Support for LAist comes from
We Explain L.A.
Stay Connected

Share This

Arts and Entertainment

The Super Sad Numbers Of The Underrepresented Groups In Hollywood

LAist relies on your reader support, not paywalls.
Freely accessible local news is vital. Please power our reporters and help keep us independent with a donation today.

Though we all know deep down that there's a lack of diversity when it comes to filmmakers and actors in the movie industry, it's another thing to look at some seriously depressing figures about it. It just makes it that much more real. A new USC study released on Monday revealed just how underrepresented minorities are in Hollywood.

The Media, Diversity, & Social Change Initiative (MDSCI) at USC’s Annenberg School for Communication & Journalism took a look at the 100 top-grossing films from 2007 to 2010 and 2012 to 2013, and studied the numbers of all the people who had speaking roles, whether it was just one word or many that they uttered on screen.

Despite the fact that folks with Hispanic and Latino backgrounds are filling up the seats at the theaters (they make up 25 percent of the movie tickets sales) and represent 16.3 percent of the nation's population, the study showed that their group was one of the most underrepresented.

Hispanic and Latinos had 4.9 percent of the speaking roles. Black characters only made up 14.1 percent of the speaking roles, in contrast to the 74.1 percent of white actors. And in tow, Asians made up 4.4 percent, and Middle Eastern actors with 1 percent.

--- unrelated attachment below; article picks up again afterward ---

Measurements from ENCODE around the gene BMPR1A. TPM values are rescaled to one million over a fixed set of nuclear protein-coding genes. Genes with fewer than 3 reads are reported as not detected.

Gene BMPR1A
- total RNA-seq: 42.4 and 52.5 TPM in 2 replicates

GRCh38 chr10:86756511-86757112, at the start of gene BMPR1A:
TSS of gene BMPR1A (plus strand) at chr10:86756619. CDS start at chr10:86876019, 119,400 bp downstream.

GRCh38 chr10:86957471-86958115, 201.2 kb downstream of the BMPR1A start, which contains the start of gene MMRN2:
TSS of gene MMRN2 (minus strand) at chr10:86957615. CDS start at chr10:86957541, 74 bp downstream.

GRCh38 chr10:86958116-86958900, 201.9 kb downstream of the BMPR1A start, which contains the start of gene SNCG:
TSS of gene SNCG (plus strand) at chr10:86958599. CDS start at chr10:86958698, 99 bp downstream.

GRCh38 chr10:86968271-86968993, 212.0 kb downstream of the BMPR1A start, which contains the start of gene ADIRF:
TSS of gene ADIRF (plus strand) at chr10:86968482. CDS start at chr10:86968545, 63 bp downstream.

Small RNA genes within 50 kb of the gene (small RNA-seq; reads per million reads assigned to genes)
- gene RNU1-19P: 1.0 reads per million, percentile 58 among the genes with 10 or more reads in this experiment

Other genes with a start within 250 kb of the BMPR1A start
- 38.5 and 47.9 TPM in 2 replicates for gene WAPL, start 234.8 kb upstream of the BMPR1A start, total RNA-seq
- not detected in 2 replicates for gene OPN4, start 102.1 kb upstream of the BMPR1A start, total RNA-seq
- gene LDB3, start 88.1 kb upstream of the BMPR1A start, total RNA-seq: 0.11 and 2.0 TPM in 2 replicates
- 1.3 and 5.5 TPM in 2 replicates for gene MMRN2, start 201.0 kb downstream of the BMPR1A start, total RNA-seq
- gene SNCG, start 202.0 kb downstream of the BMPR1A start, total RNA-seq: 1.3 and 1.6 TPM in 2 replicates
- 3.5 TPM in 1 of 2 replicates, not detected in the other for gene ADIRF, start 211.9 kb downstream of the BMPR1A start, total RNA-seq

Support for LAist comes from

“Hispanics and Latinos are one of the fastest-growing groups in the U.S.,” said Marc Choueiti, one of the study’s authors. “If popular films were the only way to gauge diversity, viewers would be completely unaware of this. Individuals from this group are almost invisible on screen.”

And even though on the surface it seemed like 2013 was a better year for black filmmakers and actors—with Steven McQueen being the first black director to snag the Oscars' Best Picture golden statuette for 12 Years a Slave, and other films like The Butler and 42 at the helm during awards season—that didn't ring true with the reality of the industry. In fact, the folks behind the study didn't see any "meaningful difference" of the underrepresented groups in the 600 films they studied of the six-year period. In 2013, of the 107 directors who made the top 100 grossing films, only 6.5 percent of them were black (and in those numbers, seven of those films were helmed by five black directors). (And according to BuzzFeed, blacks make up 13.1 percent of the U.S. population and make up 11 percent of North American movie ticket sales.)

And if race wasn't already a big enough issue in getting speaking roles, there are some major disparities between different genders. Men outnumbered women across the board in film roles, according to the study, though Hispanic/Latino women (37.5 percent) were more likely to be featured in popular films than other races (white women filled 29.6 percent of the speaking roles).

Earlier this year, the 2014 Hollywood Diversity Report was released, which also showed some disparaging numbers. Dr. Darnell Hunt, the leader of the study told the Daily Mail about the major problem with the film industry's lack of diversity: "So when you have a society that’s becoming more and more diverse, if you have an industry that is lagging, you have a distorted view of what’s going on in the world… You have a very narrow depiction of what is normal and what is American."